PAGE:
After weeks of speculation, and following the recent departure of Chairman David Buttner, Holden has announced it is to retire the Commodore nameplate and modify its portfolio to dedicate itself exclusively to SUVs and light commercial vehicles.
Holden Interim Chairman and Managing Director, Kristian Aquilina, said the focus of the portfolio was consistent with customer preferences, with the Acadia, Trailblazer, Equinox and Trax rounding out an SUV model inventory, with the Colorado in the light commercial vehicle (LCV) segment. The company has elected to retire the ZB Commodore and the BK Astra in 2020.
“Holden is taking this decisive action to ensure a sharp focus on the largest and most buoyant market segments,” said Mr Aquilina. “So far this year, SUVs and Utes have increased to 76 per cent of Holden sales, a trend we only see continuing.
“The decision to retire the Commodore nameplate has not been taken lightly by those who understand and acknowledge its proud heritage,” he added.
“The large sedan was the cornerstone of Australian and New Zealand roads for decades. But now with more choice than ever before, customers are displaying a strong preference for the high driving position, functionality and versatility of SUVs and Utes.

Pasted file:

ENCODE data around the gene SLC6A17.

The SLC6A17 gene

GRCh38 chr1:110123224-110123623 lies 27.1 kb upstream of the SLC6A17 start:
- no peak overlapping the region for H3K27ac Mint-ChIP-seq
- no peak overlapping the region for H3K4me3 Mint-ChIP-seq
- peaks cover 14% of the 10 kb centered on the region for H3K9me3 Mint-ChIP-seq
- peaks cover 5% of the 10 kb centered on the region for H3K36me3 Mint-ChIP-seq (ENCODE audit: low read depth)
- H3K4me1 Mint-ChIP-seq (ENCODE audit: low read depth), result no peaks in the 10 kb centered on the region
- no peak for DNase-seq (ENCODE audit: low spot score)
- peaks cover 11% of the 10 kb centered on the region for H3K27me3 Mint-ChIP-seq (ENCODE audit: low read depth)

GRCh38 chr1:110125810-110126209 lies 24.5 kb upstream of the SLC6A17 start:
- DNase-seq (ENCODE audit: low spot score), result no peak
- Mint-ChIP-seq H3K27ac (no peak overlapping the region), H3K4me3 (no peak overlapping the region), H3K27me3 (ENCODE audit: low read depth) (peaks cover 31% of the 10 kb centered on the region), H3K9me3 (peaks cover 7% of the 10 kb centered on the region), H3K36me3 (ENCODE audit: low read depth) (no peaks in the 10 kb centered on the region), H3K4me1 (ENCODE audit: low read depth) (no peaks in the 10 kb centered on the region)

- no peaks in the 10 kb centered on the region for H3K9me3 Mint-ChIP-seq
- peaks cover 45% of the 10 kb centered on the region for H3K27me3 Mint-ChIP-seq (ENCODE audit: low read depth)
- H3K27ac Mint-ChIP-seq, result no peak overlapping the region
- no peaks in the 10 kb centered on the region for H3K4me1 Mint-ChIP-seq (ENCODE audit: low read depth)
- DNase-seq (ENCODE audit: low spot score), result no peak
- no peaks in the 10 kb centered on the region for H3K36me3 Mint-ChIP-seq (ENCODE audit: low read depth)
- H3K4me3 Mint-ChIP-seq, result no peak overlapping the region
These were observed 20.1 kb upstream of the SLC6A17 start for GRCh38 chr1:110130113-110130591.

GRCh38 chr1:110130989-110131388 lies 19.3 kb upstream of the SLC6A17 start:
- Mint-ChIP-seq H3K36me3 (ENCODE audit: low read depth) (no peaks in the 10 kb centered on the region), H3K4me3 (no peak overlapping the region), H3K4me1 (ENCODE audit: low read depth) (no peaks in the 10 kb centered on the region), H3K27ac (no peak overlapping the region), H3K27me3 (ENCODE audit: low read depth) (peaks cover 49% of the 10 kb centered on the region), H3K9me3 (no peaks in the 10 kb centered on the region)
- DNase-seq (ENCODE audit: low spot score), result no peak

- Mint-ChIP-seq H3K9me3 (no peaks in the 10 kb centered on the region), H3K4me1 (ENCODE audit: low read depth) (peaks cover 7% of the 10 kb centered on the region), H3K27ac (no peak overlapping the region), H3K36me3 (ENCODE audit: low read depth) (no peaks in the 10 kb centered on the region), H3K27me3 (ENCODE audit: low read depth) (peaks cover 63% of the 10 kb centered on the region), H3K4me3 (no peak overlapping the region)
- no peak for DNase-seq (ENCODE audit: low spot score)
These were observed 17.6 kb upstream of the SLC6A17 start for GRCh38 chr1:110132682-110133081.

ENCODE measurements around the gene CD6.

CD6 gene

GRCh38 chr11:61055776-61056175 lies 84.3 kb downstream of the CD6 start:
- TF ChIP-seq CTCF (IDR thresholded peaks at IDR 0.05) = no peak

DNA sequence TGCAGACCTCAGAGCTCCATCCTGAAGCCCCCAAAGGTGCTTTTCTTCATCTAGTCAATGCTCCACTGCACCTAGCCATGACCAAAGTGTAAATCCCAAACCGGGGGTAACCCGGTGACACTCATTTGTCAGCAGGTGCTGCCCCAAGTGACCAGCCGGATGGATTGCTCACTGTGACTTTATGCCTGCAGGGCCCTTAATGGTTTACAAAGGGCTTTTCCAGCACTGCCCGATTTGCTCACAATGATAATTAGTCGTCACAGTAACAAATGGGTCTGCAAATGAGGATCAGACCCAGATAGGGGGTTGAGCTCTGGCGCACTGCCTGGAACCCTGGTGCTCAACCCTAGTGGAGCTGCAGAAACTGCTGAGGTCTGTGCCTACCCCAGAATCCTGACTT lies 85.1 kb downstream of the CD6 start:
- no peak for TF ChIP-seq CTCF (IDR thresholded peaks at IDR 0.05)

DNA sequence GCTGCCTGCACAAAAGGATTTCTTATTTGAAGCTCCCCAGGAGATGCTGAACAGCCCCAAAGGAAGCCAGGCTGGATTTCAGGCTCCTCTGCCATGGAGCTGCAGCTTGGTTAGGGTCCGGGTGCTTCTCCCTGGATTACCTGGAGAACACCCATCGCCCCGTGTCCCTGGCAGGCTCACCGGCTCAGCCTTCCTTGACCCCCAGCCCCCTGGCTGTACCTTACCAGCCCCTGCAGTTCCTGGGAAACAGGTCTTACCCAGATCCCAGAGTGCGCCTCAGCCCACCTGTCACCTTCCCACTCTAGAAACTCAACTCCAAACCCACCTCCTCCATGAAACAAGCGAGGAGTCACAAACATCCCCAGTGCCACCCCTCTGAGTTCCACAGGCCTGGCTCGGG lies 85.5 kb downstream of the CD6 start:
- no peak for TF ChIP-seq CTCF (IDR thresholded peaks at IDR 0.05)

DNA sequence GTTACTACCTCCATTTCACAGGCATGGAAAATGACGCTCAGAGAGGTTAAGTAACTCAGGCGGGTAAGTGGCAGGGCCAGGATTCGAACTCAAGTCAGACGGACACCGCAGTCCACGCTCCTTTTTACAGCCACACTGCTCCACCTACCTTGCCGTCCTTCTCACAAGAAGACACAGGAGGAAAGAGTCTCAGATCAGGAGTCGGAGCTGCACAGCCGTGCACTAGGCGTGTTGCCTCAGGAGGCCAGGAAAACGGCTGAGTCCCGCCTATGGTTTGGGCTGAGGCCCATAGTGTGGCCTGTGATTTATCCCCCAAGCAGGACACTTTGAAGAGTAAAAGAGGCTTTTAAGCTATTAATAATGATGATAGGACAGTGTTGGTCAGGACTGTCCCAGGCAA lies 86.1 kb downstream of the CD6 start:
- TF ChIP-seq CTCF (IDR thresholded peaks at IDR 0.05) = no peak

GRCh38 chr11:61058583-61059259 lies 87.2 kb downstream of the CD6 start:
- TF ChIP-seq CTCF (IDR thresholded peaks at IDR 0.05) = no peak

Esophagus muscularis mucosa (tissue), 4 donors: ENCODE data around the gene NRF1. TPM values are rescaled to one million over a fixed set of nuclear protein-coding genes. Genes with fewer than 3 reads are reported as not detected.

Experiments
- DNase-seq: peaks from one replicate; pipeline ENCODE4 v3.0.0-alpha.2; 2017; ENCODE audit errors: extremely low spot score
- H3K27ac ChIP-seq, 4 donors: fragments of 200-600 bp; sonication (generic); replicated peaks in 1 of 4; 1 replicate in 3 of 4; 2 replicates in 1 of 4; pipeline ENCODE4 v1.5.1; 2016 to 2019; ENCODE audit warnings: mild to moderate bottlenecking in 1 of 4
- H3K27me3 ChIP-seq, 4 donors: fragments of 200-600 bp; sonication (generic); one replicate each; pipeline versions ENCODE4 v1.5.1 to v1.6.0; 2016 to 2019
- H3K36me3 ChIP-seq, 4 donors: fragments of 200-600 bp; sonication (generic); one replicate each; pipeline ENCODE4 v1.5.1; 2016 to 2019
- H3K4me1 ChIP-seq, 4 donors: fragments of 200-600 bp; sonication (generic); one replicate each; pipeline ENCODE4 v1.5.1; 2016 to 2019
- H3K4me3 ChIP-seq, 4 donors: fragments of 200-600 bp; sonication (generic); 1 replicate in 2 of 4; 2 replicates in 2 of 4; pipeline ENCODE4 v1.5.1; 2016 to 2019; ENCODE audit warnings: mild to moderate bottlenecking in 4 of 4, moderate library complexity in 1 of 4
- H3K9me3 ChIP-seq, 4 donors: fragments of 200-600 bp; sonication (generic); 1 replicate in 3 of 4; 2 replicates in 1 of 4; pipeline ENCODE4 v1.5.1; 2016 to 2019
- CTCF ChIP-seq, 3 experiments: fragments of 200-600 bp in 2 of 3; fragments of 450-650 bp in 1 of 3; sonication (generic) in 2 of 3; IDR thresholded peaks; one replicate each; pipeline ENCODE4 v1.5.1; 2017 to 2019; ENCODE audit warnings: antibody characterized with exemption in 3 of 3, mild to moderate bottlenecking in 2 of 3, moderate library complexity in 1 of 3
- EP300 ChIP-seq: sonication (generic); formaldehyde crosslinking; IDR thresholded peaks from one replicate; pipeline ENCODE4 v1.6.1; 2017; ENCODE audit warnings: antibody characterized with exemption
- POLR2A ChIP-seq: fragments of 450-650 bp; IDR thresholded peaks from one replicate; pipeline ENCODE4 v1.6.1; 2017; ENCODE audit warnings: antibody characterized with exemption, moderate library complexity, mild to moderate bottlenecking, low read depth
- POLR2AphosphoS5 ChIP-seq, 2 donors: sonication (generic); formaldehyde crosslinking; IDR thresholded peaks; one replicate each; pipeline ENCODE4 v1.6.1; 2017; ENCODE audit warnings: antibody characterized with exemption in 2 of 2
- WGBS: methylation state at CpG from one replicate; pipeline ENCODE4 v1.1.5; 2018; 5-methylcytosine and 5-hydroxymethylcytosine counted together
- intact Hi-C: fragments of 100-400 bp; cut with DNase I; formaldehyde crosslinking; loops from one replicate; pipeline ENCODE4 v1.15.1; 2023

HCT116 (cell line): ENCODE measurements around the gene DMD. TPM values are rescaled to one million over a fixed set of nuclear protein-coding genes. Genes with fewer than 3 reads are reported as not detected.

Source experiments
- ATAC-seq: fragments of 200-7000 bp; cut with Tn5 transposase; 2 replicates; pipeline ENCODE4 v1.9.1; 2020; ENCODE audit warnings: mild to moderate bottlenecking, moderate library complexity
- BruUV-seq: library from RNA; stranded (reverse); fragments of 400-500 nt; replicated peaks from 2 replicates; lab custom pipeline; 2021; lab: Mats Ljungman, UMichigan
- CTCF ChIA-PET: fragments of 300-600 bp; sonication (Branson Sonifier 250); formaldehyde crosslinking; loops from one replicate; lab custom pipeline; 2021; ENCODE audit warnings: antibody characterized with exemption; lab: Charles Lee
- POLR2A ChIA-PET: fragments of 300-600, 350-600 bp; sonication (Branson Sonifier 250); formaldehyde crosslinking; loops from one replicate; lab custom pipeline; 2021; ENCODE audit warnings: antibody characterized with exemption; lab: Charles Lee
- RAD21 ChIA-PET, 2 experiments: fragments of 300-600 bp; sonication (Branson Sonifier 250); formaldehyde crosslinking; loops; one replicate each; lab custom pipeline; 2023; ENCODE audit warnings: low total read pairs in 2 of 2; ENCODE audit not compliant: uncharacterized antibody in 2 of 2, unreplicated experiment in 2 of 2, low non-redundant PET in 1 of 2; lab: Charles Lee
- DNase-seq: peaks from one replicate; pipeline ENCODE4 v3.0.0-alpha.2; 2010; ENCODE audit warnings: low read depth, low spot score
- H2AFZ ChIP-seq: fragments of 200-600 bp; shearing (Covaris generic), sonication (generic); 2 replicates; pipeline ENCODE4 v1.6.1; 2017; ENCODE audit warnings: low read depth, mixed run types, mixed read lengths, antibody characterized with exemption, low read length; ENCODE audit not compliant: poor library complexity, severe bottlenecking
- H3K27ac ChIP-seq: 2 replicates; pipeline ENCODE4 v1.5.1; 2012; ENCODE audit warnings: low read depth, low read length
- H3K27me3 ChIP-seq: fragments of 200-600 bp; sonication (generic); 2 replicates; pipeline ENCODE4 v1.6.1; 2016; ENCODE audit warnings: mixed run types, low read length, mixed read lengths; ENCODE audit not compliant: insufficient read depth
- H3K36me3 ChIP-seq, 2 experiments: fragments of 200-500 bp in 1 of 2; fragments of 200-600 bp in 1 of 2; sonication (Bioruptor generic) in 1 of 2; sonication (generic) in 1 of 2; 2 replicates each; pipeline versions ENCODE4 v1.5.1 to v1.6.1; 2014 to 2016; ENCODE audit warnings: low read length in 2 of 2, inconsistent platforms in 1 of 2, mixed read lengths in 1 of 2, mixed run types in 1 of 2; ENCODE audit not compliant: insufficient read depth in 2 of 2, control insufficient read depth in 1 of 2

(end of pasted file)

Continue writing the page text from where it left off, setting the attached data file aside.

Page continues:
“The SUV segment is approaching half a million units, and LCVs over 200,000 units. That’s where the action is and that’s where we are going to play.”
At its peak, said Holden, the large car segment in Australia accounted for 217,882 sales in 1998. This year it is projected to come in at about 8,700 units.
Sales and deliveries of Commodore and Astra will continue through 2020. The company said that existing Commodore and Astra customers can be assured that Holden will continue to back warranty and roadside assistance commitments, with spare parts supply guaranteed well into the future.
Focusing on the SUV and LCV segments might make sense, but Holden continues to struggle to make an impression with consumers. In the latest new car sales data, released in November by the Federal Chamber of Automotive Industries (FCAI), Holden sold a reported 2668 units, a result that was apparently the brand’s worst ever monthly result. It was less than a decade ago that the company was selling more than 100,000 cars a year and for 15 years from 1996 to 2010, the Commodore took the title of Australia’s best-selling car. More than one million Commodores were sold during that period.